Rheumatic fever commonly occurs in children aged 5 to 15 years - the peak age being 8 years. It is rare before the age of 4 and occasional cases are seen after the age of 30.

Sex distribution
Age distribution

Pathophysiology

The acute phase of rheumatic fever is characterized by exudative and proliferative inflammatory reactions involving the heart, joints, brain, skin and subcutaneous tissues.

Rheumatic carditis principally involves the mitral (75-80%) and aortic (30%) valves. The valve cusps become thickened by edema and by infiltration of capillaries. Later on, a row of vegetations forms along the lines of closure of the valve leaflets. Inflammation of the valves leads to mitral and aortic regurgitation. In addition to valvulitis, there may be myocarditis and pericarditis.

Prevention

Primary prevention: The development of rheumatic fever can be stopped if there is prompt recognition and proper treatment for group A streptococcal pharyngitis and tonsillitis. Intramuscular benzathine penicillin is the antimicrobial agent of choice. In the patients allergic to penicillin, erythromycin or azithromycin may be used [10].

Secondary prevention: The recurrence of rheumatic fever can be prevented by continuous antimicrobial prophylaxis. An injection of benzathine penicillin should be given every 4 weeks. Salphasalazine or erythromycin are given in the patients who can not tolerate penicillin [11].

Summary

Rheumatic fever is an acute inflammatory disease that follows infection with group A beta-hemolytic streptococci. It is characterized by inflammatory lesions of connective tissue, mainly the heart, blood vessels and joints.

The patients may develop carditis, polyarthritis, Syndenham’s chorea, erythema marginatum and subcutaneous nodules. In addition, there may be fever, abdominal pain and other non-specific features.

Patient Information

Rheumatic fever occurs as a delayed sequela of throat infection with certain species of bacteria. It occurs much more commonly in children as compared to adults. The disease affects many parts of the body, in particular the heart and the joints. If the throat infection with the causal bacteria is detected and treated early, rheumatic fever can be prevented. The treatment of rheumatic fever is mostly symptomatic. Antibiotics are used to prevent the disease from occurring after it has been successfully controlled.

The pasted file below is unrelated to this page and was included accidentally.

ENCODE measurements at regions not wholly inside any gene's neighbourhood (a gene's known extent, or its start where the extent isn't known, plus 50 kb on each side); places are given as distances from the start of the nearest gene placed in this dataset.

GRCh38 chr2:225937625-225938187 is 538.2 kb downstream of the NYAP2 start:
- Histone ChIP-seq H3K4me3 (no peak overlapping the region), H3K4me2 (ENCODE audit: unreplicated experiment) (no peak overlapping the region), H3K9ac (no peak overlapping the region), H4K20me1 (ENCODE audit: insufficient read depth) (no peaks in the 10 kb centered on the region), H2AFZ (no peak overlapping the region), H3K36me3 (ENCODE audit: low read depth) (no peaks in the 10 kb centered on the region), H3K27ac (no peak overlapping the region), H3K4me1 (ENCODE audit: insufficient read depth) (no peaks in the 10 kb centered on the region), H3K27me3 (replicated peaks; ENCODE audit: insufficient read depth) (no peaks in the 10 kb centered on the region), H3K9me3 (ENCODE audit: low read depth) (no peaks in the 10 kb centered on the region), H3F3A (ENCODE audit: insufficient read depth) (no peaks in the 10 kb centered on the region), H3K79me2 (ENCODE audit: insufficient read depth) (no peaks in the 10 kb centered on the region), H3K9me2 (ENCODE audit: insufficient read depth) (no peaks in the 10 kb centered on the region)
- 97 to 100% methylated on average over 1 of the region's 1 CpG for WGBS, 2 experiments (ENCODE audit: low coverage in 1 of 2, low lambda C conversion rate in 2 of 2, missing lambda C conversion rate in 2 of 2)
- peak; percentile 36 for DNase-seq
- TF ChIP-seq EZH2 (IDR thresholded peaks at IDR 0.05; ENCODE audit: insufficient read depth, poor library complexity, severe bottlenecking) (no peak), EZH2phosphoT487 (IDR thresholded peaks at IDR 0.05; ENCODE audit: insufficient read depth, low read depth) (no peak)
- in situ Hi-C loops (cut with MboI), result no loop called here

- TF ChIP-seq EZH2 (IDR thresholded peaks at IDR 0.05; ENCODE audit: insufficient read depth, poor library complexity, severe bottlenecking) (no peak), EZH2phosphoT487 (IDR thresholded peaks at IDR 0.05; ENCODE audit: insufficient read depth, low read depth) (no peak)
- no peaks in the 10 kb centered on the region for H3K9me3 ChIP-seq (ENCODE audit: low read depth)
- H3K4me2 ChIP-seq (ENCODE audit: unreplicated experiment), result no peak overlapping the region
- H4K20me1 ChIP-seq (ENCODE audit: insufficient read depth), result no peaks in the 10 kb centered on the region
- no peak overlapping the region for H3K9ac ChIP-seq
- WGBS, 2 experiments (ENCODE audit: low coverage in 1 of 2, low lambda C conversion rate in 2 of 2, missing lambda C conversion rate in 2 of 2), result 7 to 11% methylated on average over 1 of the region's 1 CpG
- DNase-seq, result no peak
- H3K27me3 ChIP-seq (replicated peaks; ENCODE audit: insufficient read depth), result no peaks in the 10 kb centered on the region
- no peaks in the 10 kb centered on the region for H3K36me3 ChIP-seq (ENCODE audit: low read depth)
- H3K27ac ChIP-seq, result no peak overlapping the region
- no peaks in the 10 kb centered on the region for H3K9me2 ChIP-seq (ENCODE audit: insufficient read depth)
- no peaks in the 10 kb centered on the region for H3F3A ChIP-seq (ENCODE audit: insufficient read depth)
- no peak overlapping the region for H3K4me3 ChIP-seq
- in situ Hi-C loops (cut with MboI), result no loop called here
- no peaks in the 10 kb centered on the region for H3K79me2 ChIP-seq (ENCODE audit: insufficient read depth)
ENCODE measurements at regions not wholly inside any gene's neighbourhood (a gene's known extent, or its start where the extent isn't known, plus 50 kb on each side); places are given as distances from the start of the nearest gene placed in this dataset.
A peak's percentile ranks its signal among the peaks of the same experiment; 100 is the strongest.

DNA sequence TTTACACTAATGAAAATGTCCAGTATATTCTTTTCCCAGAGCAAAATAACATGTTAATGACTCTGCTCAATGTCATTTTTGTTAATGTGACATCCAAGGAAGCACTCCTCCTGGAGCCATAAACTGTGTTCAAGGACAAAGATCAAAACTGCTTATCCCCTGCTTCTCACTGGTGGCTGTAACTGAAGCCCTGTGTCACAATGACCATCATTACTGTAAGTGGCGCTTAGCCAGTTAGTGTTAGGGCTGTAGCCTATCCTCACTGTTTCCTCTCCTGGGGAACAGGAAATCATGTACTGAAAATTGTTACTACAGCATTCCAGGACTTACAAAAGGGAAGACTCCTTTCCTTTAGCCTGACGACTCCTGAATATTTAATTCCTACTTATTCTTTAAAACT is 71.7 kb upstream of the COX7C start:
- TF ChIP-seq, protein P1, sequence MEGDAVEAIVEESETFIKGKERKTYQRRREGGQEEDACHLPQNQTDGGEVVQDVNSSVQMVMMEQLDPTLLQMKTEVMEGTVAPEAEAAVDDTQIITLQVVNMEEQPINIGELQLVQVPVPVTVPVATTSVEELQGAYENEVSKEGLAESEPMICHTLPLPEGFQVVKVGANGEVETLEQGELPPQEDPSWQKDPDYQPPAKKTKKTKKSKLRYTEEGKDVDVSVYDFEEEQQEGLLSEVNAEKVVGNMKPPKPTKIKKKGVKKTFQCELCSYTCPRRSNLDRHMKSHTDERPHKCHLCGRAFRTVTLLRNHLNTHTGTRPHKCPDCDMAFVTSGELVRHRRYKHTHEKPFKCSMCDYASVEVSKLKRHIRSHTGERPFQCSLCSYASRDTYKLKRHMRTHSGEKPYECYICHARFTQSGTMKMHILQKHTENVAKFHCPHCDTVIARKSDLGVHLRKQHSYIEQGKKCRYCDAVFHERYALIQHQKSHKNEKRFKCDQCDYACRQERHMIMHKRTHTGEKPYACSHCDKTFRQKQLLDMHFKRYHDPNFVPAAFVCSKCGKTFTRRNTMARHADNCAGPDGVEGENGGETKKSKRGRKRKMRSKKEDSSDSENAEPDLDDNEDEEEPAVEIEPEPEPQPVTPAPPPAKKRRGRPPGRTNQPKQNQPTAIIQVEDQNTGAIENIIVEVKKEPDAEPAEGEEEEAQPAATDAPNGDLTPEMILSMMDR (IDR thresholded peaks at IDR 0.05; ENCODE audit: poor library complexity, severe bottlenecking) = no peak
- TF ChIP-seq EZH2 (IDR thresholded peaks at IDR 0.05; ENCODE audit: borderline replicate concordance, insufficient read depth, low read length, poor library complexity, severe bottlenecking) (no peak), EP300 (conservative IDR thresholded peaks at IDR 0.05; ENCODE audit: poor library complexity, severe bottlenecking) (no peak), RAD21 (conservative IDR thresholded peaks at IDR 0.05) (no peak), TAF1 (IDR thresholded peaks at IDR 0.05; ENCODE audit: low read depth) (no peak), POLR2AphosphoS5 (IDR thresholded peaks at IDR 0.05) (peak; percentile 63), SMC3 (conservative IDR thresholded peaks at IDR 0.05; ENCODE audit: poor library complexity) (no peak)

References

Article

  1. Waksman BH. The etiology of rheumatic fever: a review of theories and evidence. 1949. Medicine. Jul 1993;72(4):262-272; discussion 278-283.
  2. Benderly A, Etzioni A. Role of the immune system in the etiology of rheumatic fever. Survey of immunologic research. 1985;4(4):319-324.
  3. Adanja B, Vlajinac H, Jarebinski M. Socioeconomic factors in the etiology of rheumatic fever. Journal of hygiene, epidemiology, microbiology, and immunology. 1988;32(3):329-335.
  4. Gordis L. The virtual disappearance of rheumatic fever in the United States: lessons in the rise and fall of disease. T. Duckett Jones memorial lecture. Circulation. Dec 1985;72(6):1155-1162.
  5. Shulman ST. T. Duckett Jones and his criteria for the diagnosis of acute rheumatic fever. Pediatric annals. Jan 1999;28(1):9-12.
  6. Machado CS, Ortiz K, Martins Ade L, Martins RS, Machado NC. [Antistreptolysin O titer profile in acute rheumatic fever diagnosis]. Jornal de pediatria. Mar-Apr 2001;77(2):105-111.
  7. Roy SB, Sturgis GP, Massell BF. Application of the antistreptolysin-O titer in the evaluation of joint pain and in the diagnosis of rheumatic fever. The New England journal of medicine. Jan 19 1956;254(3):95-102.
  8. Sociedade Brasileira de C. [Brazilian guidelines for the diagnosis, treatment and prevention of rheumatic fever]. Arquivos brasileiros de cardiologia. Sep 2009;93(3 Suppl 4):3-18.
  9. David L. [Diagnosis and treatment of rheumatic fever]. Archives de pediatrie : organe officiel de la Societe francaise de pediatrie. Jun 1998;5(6):681-686.
  10. Gerber MA, Baltimore RS, Eaton CB, et al. Prevention of rheumatic fever and diagnosis and treatment of acute Streptococcal pharyngitis: a scientific statement from the American Heart Association Rheumatic Fever, Endocarditis, and Kawasaki Disease Committee of the Council on Cardiovascular Disease in the Young, the Interdisciplinary Council on Functional Genomics and Translational Biology, and the Interdisciplinary Council on Quality of Care and Outcomes Research: endorsed by the American Academy of Pediatrics. Circulation. Mar 24 2009;119(11):1541-1551.
  11. Mispireta Dibarbout A, Chuquiure Lardizabal E, Corvacho de Campos A, Mispireta Vargas JL. [Active rheumatic fever. Diagnosis, treatment and prevention]. Boletin medico del Hospital Infantil de Mexico. Mar-Apr 1974;31(2):237-266.

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Last updated: 2018-06-22 09:47